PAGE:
Jewish Shakespeare Scholar Wrongly Fired, National Academic Group Finds
A new report by the American Association of University Professors (AAUP) found that Linfield University in McMinnville, Oregon, wrongly fired Shakespeare scholar Daniel Pollack-Pelzner after he exposed sexual misconduct allegations against university trustees and reported antisemitic harassment.
According to a civil complaint filed last July, Pollack-Pelzner was dismissed from his tenured position after urging his colleagues to address reports of sexual harassment by implementing new training programs and other measures. The proposal was rejected by Linfield University President Miles Davis, who asked Pollack-Pelzner to withdraw a faculty report detailing the allegations, one of which prompted a trustee accused of abusing four students to resign.
The complaint also said that Davis made antisemitic remarks about “Jewish noses” during a discussion of Shakespeare’s The Merchant of Venice.
On Thursday, the AAUP said Linfield University violated the 1940 Statement of Principles on Academic Freedom and Tenure “and the institution’s own regulations, which incorporate AAUP dismissal standards, when it dismissed Pollack-Pelzner without demonstrating adequate cause for its actions before an elected hearing body.”
“The investigating committee also found that the administration violated Pollack-Pelzner’s academic freedom to participate in institutional governance without retaliation,” the report continued, arguing that “general conditions for academic freedom and shared governance at Linfield University are deplorable.”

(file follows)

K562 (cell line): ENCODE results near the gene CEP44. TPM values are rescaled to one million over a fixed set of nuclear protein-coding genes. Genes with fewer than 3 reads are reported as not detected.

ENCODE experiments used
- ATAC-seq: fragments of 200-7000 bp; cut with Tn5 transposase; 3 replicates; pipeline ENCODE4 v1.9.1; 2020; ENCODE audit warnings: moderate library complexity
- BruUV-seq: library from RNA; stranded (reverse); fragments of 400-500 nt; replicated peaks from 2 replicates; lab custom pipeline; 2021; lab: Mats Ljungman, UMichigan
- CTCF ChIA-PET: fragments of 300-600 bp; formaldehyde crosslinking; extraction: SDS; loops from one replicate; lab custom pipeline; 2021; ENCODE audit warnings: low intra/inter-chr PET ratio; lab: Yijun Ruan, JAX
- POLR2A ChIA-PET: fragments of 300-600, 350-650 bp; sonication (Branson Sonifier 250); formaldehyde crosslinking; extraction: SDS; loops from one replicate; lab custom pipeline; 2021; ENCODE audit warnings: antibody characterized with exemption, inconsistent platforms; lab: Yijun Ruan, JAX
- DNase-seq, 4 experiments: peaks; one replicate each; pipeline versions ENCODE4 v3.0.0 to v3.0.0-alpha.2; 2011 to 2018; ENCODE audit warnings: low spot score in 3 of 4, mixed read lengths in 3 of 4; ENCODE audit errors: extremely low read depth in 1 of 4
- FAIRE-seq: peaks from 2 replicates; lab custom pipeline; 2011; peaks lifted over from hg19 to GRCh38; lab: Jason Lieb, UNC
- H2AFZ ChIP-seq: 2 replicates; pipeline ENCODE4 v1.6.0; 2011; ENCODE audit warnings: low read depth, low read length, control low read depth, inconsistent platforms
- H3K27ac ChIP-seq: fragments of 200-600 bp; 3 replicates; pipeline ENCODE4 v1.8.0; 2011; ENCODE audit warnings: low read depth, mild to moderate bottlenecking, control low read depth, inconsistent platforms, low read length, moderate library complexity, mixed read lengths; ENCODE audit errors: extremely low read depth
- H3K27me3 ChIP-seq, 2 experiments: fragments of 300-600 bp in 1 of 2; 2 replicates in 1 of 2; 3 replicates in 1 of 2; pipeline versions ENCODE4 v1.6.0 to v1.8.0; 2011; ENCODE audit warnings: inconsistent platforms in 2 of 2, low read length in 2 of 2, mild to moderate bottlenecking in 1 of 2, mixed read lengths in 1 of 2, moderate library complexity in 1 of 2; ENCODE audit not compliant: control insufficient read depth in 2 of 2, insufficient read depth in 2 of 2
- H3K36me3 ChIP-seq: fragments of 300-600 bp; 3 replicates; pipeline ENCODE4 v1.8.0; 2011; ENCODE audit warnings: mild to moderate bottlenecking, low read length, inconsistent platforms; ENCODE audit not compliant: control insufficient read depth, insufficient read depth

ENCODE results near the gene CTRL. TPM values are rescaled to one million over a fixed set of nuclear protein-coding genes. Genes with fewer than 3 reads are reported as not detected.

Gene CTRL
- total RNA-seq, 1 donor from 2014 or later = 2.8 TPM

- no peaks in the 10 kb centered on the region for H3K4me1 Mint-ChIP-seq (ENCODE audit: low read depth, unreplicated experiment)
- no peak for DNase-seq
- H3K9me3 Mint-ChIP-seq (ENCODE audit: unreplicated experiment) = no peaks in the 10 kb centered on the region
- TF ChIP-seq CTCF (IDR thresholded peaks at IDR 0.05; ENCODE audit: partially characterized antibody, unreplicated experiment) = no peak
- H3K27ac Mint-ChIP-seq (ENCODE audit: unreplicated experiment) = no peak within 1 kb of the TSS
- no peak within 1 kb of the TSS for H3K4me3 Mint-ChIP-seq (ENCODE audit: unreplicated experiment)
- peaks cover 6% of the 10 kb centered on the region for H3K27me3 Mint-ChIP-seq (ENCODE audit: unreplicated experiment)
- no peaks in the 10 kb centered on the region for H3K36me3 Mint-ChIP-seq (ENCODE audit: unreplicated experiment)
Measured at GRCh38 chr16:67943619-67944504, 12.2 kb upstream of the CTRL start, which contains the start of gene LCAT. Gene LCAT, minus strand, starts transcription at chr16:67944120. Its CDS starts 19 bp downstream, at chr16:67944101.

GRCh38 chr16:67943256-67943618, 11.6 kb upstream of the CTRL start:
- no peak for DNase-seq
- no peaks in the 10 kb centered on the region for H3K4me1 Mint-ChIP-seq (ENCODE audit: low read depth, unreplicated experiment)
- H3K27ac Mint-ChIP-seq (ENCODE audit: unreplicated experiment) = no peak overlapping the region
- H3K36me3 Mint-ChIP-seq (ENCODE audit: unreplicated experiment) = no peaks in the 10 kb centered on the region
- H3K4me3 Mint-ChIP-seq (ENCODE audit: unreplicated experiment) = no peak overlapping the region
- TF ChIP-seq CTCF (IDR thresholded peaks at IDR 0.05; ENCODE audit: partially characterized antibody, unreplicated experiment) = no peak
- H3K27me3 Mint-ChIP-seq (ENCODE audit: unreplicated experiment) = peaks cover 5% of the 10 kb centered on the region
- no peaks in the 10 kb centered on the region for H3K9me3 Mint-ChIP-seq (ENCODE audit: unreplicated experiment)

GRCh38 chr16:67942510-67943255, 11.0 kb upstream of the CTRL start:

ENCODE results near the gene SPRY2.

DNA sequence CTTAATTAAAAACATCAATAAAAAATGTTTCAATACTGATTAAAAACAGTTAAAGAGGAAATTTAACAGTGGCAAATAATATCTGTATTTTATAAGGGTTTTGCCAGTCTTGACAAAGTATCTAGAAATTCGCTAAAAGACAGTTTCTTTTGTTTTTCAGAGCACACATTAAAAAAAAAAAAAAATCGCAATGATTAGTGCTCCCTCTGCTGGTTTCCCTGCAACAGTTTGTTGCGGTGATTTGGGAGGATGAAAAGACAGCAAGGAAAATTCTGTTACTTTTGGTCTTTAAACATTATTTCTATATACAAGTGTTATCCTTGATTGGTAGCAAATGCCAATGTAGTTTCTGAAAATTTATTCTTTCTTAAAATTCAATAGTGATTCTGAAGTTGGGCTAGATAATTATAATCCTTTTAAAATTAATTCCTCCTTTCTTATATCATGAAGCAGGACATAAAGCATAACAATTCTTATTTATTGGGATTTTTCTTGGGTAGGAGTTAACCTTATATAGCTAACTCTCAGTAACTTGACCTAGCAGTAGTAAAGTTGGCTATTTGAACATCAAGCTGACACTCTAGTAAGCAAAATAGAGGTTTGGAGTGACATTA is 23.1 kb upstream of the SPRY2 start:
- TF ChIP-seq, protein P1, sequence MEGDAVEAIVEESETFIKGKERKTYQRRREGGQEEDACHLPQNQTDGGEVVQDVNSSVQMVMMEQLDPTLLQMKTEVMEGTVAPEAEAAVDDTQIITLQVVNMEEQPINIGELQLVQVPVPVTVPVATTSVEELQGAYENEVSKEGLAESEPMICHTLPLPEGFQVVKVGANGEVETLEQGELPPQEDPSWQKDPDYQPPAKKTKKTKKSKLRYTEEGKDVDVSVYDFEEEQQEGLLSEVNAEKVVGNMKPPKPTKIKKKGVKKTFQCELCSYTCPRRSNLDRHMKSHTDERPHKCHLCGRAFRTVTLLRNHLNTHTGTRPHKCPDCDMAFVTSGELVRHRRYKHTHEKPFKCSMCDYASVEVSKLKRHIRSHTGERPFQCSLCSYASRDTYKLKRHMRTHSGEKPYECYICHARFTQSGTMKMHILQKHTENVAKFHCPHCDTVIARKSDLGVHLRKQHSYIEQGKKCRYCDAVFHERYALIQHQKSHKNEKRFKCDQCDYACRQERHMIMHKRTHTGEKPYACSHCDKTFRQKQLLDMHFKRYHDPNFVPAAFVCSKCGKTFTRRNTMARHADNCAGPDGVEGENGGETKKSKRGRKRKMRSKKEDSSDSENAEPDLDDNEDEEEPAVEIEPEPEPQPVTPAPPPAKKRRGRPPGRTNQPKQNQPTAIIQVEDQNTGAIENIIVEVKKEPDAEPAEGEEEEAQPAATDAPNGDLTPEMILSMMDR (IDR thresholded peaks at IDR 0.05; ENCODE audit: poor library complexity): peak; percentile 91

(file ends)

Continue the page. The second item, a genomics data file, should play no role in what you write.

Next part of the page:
Speaking to Inside Higher Ed, Linfield University spokesperson Scott Nelson disputed the faculty association’s account of the events that led to Pollack-Pelzner’s termination, arguing that the school has complied evidence that “substantially discredits much of the AAUP report.”
“Contrary to the AAUP’s position, Linfield University unequivocally supports academic freedom and faculty tenure,” Nelson said. “We also take all allegations of misconduct seriously and are committed to creating and fostering a learning and working environment in which all members of the community feel physically and emotionally safe and can thrive.”
Since last April, Pollack-Pelzner has not spoken publicly about his firing, choosing instead to retweet messages of support from friends and colleagues. He broke that silence Thursday, tweeting, “Appreciate AAUP investigating and documenting so thoroughly the myriad ways Linfield University’s decision to fire me violated its own policies and the principles of academic freedom.”